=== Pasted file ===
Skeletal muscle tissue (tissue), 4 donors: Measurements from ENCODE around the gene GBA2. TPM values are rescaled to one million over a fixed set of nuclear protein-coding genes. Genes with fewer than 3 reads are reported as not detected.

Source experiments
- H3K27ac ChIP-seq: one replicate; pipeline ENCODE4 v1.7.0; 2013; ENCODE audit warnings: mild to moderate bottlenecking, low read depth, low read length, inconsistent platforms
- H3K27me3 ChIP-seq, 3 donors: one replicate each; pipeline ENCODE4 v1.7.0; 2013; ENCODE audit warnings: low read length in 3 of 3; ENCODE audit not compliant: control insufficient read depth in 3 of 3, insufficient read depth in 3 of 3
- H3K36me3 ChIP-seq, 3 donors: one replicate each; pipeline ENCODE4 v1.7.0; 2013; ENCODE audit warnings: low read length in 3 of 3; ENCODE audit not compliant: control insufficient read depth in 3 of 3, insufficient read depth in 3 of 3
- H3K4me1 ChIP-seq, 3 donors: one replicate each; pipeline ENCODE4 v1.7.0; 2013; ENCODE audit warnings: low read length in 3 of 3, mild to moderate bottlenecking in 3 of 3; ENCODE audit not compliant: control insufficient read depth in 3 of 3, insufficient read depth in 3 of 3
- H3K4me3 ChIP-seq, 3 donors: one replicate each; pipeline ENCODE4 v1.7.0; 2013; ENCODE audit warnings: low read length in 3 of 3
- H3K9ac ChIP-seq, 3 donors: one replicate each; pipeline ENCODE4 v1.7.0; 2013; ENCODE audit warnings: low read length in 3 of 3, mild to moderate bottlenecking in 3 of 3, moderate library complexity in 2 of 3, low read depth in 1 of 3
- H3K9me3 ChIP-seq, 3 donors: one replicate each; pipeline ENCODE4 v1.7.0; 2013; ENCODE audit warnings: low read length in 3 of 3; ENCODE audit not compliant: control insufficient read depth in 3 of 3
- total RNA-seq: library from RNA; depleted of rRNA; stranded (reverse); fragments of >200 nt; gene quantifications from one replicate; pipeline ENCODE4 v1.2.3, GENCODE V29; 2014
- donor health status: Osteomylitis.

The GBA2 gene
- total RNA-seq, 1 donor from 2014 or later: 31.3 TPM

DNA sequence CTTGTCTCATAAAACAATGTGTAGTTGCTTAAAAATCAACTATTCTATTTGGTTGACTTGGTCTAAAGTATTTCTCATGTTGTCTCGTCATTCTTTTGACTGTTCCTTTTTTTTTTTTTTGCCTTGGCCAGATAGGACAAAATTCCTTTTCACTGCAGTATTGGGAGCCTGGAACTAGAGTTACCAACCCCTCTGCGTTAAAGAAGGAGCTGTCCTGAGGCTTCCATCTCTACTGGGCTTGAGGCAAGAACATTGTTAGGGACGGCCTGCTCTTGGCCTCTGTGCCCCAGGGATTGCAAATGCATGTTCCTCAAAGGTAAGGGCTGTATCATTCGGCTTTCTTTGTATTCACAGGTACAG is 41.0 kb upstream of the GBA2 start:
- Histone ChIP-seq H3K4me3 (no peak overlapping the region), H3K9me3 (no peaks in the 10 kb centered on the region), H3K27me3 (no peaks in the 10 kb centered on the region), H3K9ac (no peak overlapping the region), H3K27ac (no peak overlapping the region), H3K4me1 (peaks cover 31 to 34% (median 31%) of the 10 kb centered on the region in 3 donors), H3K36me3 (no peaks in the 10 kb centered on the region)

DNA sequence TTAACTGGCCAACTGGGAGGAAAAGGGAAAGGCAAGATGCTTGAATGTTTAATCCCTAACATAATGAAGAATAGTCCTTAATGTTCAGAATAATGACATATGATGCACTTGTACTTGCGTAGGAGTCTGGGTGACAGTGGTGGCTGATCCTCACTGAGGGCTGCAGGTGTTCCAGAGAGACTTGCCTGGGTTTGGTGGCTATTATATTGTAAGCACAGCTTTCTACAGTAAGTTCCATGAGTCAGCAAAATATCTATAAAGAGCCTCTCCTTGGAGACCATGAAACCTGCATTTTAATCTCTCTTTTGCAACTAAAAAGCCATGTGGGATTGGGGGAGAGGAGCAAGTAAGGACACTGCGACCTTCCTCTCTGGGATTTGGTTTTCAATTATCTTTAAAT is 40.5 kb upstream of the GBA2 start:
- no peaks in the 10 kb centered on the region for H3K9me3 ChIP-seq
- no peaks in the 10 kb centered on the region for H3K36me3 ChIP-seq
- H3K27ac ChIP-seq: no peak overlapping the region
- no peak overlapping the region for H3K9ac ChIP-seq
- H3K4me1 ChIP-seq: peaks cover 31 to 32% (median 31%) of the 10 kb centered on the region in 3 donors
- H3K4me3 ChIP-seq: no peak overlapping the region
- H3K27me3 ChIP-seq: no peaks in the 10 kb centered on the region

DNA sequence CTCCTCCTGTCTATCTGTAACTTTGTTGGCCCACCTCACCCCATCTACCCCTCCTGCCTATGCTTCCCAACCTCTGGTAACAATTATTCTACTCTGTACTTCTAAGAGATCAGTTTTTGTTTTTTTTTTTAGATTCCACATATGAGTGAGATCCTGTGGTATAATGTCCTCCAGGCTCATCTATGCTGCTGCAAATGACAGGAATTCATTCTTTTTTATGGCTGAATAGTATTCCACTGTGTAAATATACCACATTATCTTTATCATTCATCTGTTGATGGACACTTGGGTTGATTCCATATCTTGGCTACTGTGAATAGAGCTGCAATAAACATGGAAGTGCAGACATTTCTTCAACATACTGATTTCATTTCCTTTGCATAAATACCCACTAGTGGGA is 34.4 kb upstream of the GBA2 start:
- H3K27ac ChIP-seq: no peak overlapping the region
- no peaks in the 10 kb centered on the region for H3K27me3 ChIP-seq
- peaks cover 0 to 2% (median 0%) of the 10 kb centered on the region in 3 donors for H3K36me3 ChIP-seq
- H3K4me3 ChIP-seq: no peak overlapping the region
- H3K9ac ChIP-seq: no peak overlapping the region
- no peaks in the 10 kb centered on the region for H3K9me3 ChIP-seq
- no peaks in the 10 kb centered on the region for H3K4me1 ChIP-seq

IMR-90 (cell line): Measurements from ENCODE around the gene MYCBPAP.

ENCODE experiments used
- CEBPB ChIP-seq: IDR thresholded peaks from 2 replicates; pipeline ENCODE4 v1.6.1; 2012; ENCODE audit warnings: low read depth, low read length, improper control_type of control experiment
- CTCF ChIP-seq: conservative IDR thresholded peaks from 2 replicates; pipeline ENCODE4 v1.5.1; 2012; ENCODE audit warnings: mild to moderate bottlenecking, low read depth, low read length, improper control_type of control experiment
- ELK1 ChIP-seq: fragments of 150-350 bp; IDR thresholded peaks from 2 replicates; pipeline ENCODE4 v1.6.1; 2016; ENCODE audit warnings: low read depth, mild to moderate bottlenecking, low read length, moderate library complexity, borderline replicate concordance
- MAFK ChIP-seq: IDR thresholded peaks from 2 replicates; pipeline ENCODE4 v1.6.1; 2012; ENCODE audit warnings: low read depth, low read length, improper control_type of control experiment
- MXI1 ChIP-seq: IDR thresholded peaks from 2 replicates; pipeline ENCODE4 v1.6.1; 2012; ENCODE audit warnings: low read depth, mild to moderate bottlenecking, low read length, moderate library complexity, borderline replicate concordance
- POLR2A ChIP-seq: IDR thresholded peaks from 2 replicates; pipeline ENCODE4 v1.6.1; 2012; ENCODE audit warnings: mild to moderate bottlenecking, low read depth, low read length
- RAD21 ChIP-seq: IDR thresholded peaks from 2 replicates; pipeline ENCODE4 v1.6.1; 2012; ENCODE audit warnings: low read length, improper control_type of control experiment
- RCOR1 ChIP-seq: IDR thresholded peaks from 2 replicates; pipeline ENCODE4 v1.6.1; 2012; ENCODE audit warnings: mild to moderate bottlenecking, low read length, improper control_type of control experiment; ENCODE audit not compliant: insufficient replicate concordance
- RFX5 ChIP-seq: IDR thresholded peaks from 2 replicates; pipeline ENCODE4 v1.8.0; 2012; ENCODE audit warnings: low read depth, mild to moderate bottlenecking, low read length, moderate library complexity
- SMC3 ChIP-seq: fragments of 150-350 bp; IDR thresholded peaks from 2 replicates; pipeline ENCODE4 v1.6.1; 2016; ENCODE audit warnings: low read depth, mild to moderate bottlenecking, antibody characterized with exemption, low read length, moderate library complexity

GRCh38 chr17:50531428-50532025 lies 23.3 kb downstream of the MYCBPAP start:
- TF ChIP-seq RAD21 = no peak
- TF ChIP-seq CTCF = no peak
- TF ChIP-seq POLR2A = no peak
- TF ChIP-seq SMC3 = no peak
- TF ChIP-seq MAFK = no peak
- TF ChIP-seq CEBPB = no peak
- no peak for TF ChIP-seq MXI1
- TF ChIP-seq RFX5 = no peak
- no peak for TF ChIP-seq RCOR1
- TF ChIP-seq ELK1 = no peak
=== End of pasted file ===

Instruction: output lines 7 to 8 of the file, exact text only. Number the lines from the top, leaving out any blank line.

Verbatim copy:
- H3K4me3 ChIP-seq, 3 donors: one replicate each; pipeline ENCODE4 v1.7.0; 2013; ENCODE audit warnings: low read length in 3 of 3
- H3K9ac ChIP-seq, 3 donors: one replicate each; pipeline ENCODE4 v1.7.0; 2013; ENCODE audit warnings: low read length in 3 of 3, mild to moderate bottlenecking in 3 of 3, moderate library complexity in 2 of 3, low read depth in 1 of 3